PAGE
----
TRCH Dracula

VVV: Leading the Hip Hop Revolution

12 April 18 words: Ashwin Balu
photos: Curtis Powell

VVV are Nottingham’s most exciting new hip hop export. Having said that, music aficionados could contest that they aren’t really new, as the underground supergroup is made up of three names who’ve been on the Notts scene for years. The trio have proven themselves to be a unique contribution to the UK’s rap scene, delivering skilled bars and cultural nostalgia without taking themselves too seriously. Cappo, a UK rap veteran whose career spans over two decades, is joined by Juga-Naut, the culinary and musical polymath, and Vandal Savage, the lyrically adept nephew of Nottingham hip hop legend, Joe Buhdha...

Those who’ve listened to VVV’s debut album Bozo Boyz won’t be surprised to learn that their playfully immature brand of humour isn’t reserved strictly for skits between tracks. “I’m sorry I’m a few minutes late,” Juga-Naut grins as we stand outside Broadway waiting for Cappo. “I couldn’t find anywhere to park the Arachno-Chopper, so I landed it on top of the Adams Building.”

As we sit down, Juga-Naut retells his first encounter with Cappo in 2009, drawing a smile from the rap veteran as he remembers being given a run for his money by the hungry nineteen-year old. “Cappo was pretty much the best rapper for a long time until I came to his album launch party in a Bape hoodie and rapped my head off for ages,” says Jugs.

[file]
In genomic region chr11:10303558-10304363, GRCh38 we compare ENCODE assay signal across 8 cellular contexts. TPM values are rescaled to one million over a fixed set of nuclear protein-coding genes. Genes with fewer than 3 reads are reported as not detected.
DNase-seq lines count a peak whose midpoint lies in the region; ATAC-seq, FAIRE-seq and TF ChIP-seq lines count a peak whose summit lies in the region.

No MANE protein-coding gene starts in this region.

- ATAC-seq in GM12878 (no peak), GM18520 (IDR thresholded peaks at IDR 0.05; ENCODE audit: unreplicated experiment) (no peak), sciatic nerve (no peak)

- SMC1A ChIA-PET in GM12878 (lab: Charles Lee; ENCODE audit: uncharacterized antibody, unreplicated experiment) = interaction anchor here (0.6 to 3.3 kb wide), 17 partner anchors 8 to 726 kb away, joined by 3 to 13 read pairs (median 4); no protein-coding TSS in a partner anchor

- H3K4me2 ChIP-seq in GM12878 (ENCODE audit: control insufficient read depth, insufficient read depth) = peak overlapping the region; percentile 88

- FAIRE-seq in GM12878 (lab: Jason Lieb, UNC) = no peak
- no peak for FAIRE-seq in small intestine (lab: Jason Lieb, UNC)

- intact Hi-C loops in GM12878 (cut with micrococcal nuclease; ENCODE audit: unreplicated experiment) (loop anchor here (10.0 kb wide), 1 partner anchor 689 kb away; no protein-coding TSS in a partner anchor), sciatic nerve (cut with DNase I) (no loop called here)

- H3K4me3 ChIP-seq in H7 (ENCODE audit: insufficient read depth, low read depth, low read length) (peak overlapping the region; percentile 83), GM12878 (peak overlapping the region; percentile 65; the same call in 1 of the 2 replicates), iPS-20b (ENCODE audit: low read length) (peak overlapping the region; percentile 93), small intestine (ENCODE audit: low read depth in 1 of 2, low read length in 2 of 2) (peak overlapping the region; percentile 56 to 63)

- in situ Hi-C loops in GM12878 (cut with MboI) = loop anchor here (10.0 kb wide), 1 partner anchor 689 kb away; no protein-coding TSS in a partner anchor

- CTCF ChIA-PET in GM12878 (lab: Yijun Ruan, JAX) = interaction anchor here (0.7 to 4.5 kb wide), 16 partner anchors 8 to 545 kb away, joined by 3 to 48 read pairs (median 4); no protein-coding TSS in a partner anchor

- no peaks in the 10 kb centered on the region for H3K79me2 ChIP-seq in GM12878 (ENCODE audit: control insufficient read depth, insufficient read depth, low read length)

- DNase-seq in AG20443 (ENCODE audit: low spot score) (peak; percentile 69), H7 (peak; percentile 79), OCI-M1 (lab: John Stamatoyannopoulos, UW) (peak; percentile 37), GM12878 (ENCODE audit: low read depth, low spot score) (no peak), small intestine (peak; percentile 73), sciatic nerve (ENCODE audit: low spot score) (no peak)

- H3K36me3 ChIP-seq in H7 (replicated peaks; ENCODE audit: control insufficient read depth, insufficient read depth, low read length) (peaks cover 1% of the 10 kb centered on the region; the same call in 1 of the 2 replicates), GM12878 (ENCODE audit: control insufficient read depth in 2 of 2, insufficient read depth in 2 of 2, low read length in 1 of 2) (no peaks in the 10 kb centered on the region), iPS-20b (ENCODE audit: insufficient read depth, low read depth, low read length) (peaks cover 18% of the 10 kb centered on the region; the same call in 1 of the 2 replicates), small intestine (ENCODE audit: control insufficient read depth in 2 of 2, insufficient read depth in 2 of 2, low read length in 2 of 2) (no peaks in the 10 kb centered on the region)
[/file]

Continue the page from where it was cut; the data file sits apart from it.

“Yeah, there was an open mic freestyle thing at DJ Squiggly’s old shop, Oh My Gosh,” interjects Cappo. “Me and Endemic were releasing something and we hosted a cypher there. I had about five verses left, but Juga-Naut kept going; he wasn’t gonna stop, and you can’t really back out of your own cypher at your own EP launch. I had to conjure a spiritual lyrical miracle.”

Cappo’s breakthrough came a lot earlier than his VVV cohorts. As a teen, his next-door neighbour took him to see Courtney Rose at the ACNA arts centre. “That was the first time I saw a mixing desk, and someone who knew how to use one,” says Cappo. “It’s where I met Trevor Rose [CRS founder] and gained a lot of insight into the industry. They were constantly training for big events like elite athletes, competing with the best of the best down in London, and they often came home with the prize. Styly Cee from Lost Island was like that too; he really schooled me on the loops, samples and records. Same as the P Brothers, who were super militant with the sampling and drum breaks.”

Around the same time, Vandal Savage was a kid watching his uncle create a blueprint that he would later use to build his own career. As the next generation of local rap representation from the city of outlaws, the lives of the Bozo Boyz have been intertwined since they were young.